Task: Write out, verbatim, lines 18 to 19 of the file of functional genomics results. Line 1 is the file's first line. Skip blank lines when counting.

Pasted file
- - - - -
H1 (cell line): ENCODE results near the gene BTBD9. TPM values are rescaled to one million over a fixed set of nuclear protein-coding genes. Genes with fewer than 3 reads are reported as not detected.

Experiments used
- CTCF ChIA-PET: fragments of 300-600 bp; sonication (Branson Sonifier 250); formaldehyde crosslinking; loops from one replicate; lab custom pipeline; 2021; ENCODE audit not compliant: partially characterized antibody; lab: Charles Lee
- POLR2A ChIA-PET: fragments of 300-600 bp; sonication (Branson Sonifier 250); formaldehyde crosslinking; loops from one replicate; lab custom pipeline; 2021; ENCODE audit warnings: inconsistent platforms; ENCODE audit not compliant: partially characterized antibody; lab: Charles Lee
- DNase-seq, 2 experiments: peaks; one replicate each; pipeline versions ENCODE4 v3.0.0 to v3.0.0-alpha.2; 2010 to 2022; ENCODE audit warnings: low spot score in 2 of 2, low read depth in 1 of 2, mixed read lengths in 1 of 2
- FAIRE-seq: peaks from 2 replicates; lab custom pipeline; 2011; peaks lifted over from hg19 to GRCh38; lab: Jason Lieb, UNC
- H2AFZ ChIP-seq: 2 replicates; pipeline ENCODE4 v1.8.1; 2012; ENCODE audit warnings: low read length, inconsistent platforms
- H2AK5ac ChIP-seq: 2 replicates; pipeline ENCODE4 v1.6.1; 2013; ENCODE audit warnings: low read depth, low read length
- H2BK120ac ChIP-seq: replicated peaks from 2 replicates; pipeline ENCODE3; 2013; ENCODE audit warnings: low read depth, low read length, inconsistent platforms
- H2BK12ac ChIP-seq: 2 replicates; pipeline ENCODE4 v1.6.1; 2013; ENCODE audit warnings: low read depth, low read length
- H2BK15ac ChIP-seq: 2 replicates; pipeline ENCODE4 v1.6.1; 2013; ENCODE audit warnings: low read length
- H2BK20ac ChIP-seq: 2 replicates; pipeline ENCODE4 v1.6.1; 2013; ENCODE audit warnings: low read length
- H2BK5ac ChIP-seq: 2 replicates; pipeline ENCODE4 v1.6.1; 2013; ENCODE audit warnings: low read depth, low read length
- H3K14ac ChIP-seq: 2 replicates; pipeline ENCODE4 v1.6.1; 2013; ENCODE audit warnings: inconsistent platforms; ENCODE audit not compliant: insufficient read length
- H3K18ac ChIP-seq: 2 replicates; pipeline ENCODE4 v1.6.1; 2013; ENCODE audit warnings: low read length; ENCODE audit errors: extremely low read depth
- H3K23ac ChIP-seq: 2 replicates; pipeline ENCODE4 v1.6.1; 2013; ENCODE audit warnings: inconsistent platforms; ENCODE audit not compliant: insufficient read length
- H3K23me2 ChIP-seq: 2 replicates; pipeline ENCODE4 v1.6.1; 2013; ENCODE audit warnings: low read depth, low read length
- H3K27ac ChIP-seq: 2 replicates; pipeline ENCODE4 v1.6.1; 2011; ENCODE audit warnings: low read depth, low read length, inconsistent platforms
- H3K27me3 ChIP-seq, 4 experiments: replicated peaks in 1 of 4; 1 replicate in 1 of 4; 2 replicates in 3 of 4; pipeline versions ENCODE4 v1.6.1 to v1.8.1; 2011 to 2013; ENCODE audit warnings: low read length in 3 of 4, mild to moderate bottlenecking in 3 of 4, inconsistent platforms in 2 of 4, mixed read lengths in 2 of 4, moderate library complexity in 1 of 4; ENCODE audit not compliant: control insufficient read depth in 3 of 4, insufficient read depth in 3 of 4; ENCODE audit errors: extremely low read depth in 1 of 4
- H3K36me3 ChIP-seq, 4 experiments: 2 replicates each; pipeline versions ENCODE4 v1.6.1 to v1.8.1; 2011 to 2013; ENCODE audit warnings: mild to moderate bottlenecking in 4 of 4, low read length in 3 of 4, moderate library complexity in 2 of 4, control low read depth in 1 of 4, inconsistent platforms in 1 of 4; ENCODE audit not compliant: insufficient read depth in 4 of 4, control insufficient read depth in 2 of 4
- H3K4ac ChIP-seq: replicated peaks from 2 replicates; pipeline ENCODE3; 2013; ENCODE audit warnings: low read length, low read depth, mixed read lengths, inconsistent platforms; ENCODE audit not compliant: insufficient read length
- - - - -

- H3K27ac ChIP-seq: 2 replicates; pipeline ENCODE4 v1.6.1; 2011; ENCODE audit warnings: low read depth, low read length, inconsistent platforms
- H3K27me3 ChIP-seq, 4 experiments: replicated peaks in 1 of 4; 1 replicate in 1 of 4; 2 replicates in 3 of 4; pipeline versions ENCODE4 v1.6.1 to v1.8.1; 2011 to 2013; ENCODE audit warnings: low read length in 3 of 4, mild to moderate bottlenecking in 3 of 4, inconsistent platforms in 2 of 4, mixed read lengths in 2 of 4, moderate library complexity in 1 of 4; ENCODE audit not compliant: control insufficient read depth in 3 of 4, insufficient read depth in 3 of 4; ENCODE audit errors: extremely low read depth in 1 of 4